Elise Smith is the co-founder and CEO of Praxis Labs, where she integrates cutting-edge virtual reality experiences into the world of DEI and HR, leveraging innovative tools to build empathy and equity within the workforce. By engaging in these immersive training experiences, users can step into a variety of identities and situations, enabling them to widen their perspectives, identify bias and inequity, and change workplace behaviors. The ripple effects of these mindset and behavioral shifts go well beyond the office walls.
It was Smith’s focus on scale that naturally led her into the technology space, first working with IBM Watson, where she built Watson for Education products and led B2B Sales and Education partnerships for the Watson group. She then joined the New Schools Venture Fund, a venture-philanthropy investing in innovation in learning, where she supported the Diverse Leaders portfolio in finding, funding, and coaching DEI entrepreneurs. Smith studied geography and social inequity at Dartmouth College and has an MBA and M.A. in education from Stanford University.
About Praxis Labs
Praxis Labs is an end-to-end immersive learning platform for soft skills that combines the best of research-driven curriculum and learning science, engaging learning experiences, and actionable insights to create more equitable, inclusive, and valuable companies. They partner with the world’s leading enterprise brands to utilize more inclusive and innovative practices that retain talent and support belonging through individual and organizational change. Their comprehensive approach and actionable insights translate learning into action, driving tangible improvements in workplace culture, policy, and, ultimately, business outcomes.
Learn more about Praxis Labs here.
When you look back in five years, what do you hope you and your organization have accomplished?
I see a unique opportunity to change the rules of how we do business by elevating humanity in the workplace. After the murder of George Floyd and the racial reckoning in the U.S., employees expect to see their organizations make real progress on representation, equity, and inclusion. At the same time, COVID has changed how we work and what we value at work: Workers and employees are looking to business leaders for solutions and impact.
According to Edelman Trust Barometer, workers expect CEOs to be the “face of change” and want more C-suite engagement on social issues. By an average five-to-one margin, respondents in the 28 countries surveyed want business to play a larger role on the issues of climate change, economic inequality, workforce reskilling, and racial injustice.
Moreover, 65% of employees feel less connected to their coworkers and more than half of employees who left their jobs in 2021 said they lacked a sense of belonging. All of this highlights the cost of getting DEI work wrong— the cost of recruiting, onboarding, and replacing talent, as well as reduced productivity and capacity, are all directly measurable and significant.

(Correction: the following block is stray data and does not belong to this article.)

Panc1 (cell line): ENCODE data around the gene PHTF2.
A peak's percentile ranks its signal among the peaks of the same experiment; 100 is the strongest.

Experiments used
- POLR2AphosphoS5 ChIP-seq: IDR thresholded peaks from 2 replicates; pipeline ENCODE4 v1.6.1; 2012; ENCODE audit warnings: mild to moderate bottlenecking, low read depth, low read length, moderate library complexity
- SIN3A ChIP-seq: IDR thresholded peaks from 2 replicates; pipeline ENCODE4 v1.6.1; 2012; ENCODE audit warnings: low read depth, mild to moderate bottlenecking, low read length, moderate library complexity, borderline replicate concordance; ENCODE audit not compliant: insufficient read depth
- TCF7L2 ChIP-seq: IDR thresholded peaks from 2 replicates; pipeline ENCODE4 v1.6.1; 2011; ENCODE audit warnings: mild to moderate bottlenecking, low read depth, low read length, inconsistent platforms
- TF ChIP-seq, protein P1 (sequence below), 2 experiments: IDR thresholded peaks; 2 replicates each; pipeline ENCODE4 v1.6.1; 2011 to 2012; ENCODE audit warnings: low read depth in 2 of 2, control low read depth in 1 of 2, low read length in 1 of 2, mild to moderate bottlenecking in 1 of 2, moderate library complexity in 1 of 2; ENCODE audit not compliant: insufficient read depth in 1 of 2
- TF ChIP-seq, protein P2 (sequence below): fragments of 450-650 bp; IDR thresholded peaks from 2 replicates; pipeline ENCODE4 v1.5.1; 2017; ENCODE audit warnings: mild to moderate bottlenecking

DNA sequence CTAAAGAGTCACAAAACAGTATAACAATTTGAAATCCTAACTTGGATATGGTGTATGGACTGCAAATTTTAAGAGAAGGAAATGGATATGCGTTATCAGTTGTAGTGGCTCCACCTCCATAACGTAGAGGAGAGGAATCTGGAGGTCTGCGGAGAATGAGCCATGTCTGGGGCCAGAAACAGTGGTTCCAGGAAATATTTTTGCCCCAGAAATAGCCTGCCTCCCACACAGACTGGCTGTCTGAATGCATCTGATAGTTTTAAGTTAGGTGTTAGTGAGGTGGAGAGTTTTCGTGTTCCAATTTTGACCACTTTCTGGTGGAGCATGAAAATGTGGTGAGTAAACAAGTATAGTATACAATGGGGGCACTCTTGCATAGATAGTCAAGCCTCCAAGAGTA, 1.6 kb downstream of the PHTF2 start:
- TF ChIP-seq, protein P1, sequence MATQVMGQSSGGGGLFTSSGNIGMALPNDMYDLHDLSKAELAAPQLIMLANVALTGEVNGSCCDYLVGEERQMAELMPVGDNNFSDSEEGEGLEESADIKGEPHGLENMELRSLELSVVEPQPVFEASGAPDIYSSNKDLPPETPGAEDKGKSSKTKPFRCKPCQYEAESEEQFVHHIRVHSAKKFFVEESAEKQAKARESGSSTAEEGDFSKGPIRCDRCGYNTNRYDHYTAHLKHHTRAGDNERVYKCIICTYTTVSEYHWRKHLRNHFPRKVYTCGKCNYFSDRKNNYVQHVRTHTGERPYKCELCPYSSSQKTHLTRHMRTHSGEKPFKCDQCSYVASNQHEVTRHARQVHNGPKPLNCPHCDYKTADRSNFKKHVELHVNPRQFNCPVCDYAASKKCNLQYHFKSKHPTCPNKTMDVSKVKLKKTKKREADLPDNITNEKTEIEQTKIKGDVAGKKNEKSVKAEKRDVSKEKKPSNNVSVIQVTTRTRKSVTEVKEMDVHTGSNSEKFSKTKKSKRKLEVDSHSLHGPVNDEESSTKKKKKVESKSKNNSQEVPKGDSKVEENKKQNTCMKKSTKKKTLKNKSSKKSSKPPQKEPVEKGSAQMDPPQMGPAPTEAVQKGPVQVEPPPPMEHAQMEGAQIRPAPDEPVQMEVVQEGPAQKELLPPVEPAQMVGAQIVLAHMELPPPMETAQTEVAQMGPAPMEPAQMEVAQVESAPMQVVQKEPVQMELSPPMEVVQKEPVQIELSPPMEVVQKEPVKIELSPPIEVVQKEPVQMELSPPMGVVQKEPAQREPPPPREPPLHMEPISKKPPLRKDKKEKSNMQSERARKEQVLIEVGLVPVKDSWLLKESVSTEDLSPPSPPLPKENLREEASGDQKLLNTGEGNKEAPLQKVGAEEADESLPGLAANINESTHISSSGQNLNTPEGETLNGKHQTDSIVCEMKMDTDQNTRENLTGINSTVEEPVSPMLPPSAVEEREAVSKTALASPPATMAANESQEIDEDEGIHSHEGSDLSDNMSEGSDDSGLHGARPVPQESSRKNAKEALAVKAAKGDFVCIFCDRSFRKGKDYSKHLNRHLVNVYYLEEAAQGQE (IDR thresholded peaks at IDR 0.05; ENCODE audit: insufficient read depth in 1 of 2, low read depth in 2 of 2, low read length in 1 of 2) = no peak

When I look back in five years, my hope is that every employee can advance inclusion and belonging within their team and workplace, from the retail floor to the boardroom to the warehouse. I also hope that this will have a catalytic effect and that by sparking change in the workplace, we can make society more equitable and inclusive as well.
How is the changing climate impacting your work?
Climate work is equity work. And climate change is a racial justice issue. Climate incidents of the past few decades—extreme weather conditions, widespread fires, and hurricanes—exposed extreme levels of inequality as the most vulnerable communities disproportionately faced health consequences, lost electricity and heat, and struggled to recover financially in the aftermath. As our climate challenges continue to mount, the situation for vulnerable communities—often people of color and historically underrepresented folks—will continue to worsen.
Any successful climate change initiative must center and take into account the perspectives and lived experiences of those who are most directly impacted by climate change. Building the empathy needed to listen to and respect vulnerable communities will be critical for climate activists and leaders in the years to come. We take all of this into account as we develop our programming, and hope that our efforts in the workplace call forth the empathy needed to respond accurately to the threats on these communities and our planet.